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Tuesday, September 16, 2008

Nanoflowers Improve Ultracapcitors

Nanoflower power: A transmission electron microscope image shows a flowerlike manganese oxide nanoparticle deposited at the junction of crossed carbon nanotubes. Used as an electrode material, this nanotube-manganese-oxide composite could improve the energy-storage ability of ultracapacitors, which show promise as powerful, long-lasting replacements for batteries.
Credit: American Chemical Society

Imagine a cell-phone battery that recharges in a few seconds and that you would never have to replace. That's the promise of energy-storage devices known as ultracapacitors, but at present, they can store only about 5 percent as much energy as lithium-ion batteries. An advance by researchers at the Research Institute of Chemical Defense, in China, could boost ultracapacitors' ability to store energy.

A capacitor consists of two electrodes with opposite charges, often separated by an insulator that keeps electrons from jumping directly between them. The researchers have developed an electrode that can store twice as much charge as the activated-carbon electrodes used in current ultracapacitors. The new electrode contains flower-shaped manganese oxide nanoparticles deposited on vertically grown carbon nanotubes.

The electrode design promises to deliver more power, says Hao Zhang, lead author of the Nano Letters paper describing the new work. The electrode's longevity also compares with that of activated-carbon electrodes, Zhang says: discharging and recharging the electrodes 20,000 times reduced the capacitor's energy-storage capacity by only 3 percent.

In a typical ultracapacitor, two aluminum electrodes are suspended in an electrolyte. A voltage applied to the electrodes separates the positive and negative ions in the electrolyte, which get attracted to the oppositely charged electrodes. How much energy the ultracapacitor can store largely depends on the electrodes' surface area: the more area, the more space to store charge. Coating the electrodes with activated carbon increases their surface area, since a teaspoonful of the porous, spongelike material has about the surface area of a football field. Ultracapacitors can store millions of times more energy than the tiny capacitors used in electronic circuits.

But their performance still pales beside that of batteries, which store energy using chemical reactions. "If I gave you a cell phone with an ultracapacitor battery, you'd never replace the battery, and you could recharge it in a few seconds, but it would only last half an hour," says Joel Schindall, an electrical-engineering professor at MIT.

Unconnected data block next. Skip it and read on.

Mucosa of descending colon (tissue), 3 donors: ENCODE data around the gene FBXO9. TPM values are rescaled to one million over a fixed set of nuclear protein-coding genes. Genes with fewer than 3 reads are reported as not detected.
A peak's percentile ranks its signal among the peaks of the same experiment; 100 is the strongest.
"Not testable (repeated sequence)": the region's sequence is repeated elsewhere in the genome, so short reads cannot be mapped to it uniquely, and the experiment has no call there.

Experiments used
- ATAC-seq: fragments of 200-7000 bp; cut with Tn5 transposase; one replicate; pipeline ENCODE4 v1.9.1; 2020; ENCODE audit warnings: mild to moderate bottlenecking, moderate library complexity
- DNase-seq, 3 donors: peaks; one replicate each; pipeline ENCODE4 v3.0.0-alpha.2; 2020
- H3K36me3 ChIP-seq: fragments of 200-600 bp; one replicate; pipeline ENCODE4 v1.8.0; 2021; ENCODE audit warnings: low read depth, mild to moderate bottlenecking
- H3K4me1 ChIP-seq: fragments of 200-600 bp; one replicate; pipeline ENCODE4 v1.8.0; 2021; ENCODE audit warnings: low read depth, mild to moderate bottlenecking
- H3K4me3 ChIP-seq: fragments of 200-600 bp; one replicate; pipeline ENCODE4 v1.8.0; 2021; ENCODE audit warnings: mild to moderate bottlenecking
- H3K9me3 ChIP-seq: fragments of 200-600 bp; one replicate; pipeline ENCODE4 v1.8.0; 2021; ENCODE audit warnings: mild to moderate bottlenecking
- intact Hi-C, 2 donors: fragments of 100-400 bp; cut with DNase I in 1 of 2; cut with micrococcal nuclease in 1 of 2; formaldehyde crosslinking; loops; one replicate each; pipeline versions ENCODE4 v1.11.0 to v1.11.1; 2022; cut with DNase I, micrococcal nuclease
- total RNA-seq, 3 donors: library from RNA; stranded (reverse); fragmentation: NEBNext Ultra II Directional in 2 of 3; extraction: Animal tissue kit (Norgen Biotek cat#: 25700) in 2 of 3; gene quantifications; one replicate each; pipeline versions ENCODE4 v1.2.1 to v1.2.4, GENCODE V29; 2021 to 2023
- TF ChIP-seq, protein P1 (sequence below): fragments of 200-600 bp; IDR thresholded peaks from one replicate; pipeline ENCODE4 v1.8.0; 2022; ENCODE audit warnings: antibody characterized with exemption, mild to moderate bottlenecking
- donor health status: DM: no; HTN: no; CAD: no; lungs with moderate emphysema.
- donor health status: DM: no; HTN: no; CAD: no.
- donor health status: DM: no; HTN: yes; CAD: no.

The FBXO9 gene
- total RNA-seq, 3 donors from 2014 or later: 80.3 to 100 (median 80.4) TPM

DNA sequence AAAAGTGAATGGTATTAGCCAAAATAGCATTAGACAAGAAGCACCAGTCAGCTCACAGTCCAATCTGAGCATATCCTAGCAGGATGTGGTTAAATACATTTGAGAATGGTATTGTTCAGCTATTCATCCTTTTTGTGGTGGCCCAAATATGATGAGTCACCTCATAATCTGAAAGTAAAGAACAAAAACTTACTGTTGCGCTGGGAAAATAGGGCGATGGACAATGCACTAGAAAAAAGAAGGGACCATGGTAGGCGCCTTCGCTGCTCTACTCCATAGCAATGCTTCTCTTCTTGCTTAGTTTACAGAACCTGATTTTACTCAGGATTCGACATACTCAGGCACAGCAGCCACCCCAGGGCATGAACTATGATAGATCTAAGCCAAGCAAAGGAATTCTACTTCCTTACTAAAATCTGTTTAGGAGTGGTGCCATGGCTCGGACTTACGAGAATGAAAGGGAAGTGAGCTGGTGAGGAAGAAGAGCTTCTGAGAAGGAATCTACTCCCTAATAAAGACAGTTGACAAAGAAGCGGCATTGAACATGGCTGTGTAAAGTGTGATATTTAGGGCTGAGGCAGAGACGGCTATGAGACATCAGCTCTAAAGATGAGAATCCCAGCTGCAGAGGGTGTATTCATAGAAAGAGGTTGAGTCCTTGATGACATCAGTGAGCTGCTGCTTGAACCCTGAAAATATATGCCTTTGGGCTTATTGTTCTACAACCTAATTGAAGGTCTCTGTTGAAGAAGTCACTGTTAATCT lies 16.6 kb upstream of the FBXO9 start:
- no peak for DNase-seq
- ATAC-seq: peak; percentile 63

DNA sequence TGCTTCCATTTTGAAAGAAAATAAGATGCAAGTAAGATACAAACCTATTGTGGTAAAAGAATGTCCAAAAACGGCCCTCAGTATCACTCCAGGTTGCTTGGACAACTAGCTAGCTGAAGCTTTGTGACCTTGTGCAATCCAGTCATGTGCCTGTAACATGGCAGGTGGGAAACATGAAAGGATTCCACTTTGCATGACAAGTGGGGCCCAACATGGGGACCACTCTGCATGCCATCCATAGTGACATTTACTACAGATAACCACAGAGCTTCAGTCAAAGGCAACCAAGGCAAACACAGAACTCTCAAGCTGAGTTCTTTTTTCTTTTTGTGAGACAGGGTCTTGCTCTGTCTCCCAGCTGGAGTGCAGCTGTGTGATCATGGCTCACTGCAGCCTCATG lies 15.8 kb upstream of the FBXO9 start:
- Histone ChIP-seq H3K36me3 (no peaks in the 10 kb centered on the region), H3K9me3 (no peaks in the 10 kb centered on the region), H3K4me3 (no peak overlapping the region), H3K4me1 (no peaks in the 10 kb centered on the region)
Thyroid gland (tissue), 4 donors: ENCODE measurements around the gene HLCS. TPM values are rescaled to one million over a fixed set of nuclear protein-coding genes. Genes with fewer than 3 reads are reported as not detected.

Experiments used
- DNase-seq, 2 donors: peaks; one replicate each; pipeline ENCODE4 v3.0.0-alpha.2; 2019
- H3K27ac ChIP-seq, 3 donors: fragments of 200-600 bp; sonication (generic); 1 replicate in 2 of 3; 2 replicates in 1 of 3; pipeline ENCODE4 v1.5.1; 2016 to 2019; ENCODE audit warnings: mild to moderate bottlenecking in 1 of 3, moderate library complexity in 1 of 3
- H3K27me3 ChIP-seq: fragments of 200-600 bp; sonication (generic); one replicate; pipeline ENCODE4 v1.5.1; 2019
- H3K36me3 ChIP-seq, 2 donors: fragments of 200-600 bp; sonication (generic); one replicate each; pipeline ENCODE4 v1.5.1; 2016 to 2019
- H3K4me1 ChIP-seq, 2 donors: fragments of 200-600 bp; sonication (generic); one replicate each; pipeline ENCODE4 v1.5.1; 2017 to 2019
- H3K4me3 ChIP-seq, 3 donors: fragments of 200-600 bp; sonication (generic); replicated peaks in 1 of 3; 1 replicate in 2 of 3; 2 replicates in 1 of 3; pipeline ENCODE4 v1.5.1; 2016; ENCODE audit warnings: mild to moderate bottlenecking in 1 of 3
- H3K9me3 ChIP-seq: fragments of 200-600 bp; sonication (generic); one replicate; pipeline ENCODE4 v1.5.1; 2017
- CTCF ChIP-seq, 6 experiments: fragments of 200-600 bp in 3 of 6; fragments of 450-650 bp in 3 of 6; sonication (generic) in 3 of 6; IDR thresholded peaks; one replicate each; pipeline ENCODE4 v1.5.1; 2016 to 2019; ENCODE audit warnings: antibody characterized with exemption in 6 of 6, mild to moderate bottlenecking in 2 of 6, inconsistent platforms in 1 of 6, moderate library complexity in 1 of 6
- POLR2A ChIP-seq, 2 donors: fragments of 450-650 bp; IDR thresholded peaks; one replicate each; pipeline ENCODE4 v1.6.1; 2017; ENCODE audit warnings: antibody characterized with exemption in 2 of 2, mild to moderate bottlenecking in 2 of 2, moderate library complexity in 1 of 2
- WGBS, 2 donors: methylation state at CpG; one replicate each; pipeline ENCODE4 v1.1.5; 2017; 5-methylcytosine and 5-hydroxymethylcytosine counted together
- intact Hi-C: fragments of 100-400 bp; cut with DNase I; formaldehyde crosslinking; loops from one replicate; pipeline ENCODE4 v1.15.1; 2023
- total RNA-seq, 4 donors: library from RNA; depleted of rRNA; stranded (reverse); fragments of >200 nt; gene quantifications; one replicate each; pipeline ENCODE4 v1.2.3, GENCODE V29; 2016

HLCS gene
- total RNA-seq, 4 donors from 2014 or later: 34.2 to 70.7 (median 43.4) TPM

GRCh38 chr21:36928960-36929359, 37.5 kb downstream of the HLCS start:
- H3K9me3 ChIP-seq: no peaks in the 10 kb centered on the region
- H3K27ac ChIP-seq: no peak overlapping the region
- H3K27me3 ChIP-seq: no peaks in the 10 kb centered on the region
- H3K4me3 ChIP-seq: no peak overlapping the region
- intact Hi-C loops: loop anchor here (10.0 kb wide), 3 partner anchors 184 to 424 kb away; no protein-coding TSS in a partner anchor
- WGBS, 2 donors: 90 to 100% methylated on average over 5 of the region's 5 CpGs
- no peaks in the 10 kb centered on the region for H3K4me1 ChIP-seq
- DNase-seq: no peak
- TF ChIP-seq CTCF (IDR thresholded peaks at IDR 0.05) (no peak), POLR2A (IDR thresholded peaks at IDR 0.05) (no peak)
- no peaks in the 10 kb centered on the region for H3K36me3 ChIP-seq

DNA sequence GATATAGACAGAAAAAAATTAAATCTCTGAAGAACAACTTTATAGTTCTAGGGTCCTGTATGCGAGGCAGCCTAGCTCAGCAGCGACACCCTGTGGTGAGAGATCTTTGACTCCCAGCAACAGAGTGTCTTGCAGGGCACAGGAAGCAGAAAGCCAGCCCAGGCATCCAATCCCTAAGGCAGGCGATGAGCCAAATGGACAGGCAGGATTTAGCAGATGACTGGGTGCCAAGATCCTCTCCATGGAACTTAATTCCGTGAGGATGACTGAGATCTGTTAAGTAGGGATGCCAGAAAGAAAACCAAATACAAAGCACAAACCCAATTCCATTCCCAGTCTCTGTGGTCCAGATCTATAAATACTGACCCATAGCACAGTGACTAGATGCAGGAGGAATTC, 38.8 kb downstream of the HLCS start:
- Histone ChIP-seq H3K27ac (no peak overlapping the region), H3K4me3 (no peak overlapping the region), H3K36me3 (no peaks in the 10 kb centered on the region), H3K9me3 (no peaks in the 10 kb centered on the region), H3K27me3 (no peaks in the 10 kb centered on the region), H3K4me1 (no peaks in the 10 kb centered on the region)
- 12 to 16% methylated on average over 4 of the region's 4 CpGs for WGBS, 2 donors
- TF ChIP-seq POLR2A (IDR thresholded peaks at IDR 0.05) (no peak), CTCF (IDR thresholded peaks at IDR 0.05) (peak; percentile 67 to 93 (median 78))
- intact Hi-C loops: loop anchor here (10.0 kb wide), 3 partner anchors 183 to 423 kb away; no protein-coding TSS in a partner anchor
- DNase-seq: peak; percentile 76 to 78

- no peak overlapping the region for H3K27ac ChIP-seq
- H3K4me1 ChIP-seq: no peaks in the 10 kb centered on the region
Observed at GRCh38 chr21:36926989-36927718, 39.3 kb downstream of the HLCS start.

So far, ultracapacitors have been limited to niche applications that require high power and quick, repetitive recharging. For example, the devices provide quick bursts of power to buses, trucks, and light-rail trains over short stretches, and braking replenishes them. If they could store more energy, however, they could be a powerful, long-lasting replacement for batteries in hybrid-electric vehicles and portable electronics.

Researchers have long sought to boost energy storage in ultracapacitors by improving electrode design. Schindall and his colleagues are trying to make electrodes coated with carbon nanotubes, which have a greater surface area than activated carbon and are excellent conductors. Other research groups are using better charge-storing materials, such as manganese oxide and conducting polymers.

The new electrode combines the advantages of these two methods. First, the researchers grow an array of carbon nanotubes on a foil made from the metal tantalum, which is commonly used in capacitors. Then they grow 100-nanometer-wide flower-shaped nanoparticles directly on the array. The nanotubes grow more or less vertically, but they're not very stiff and tend to fall across each other. The nanoflowers grow mostly at the junctions of multiple nanotubes and have a large surface area (236 square meters per gram) compared with typical particles of manganese oxide.

"Each manganese oxide nanoflower is connected directly with the tantalum foil by two or more electron superhighways, the carbon nanotubes," says Gaoping Cao, Zhang's coleader on the project. "This superior conducting network allows for efficient charge transport." When current flows through the tantalum foil, charges quickly get transferred to and stored in the manganese oxide: the electrode stores twice as much charge as the same volume of activated carbon. The nanotubes' high conductivity could also give them a greater power output than current ultracapacitors have, the researchers say.

"The way of growing manganese oxide on carbon nanotube arrays is new and has produced beautiful structures," says Yury Gogotsi, a materials-science and engineering professor at Drexel University. Gogotsi says that combining the high conductivity of the carbon nanotubes with the charge-storage capacity of manganese oxide is an attractive approach. But, he adds, "it is not practical for large volume, such as automotive applications, because the use of carbon nanotube arrays and tantalum foil makes them expensive."

Indeed, says Schindall, cost could be the main barrier to ultracapacitors with nanostructured electrodes. "They've found a way to grow these structures," he says, "but now they've got to be able to grow them densely enough and economically enough to be practical."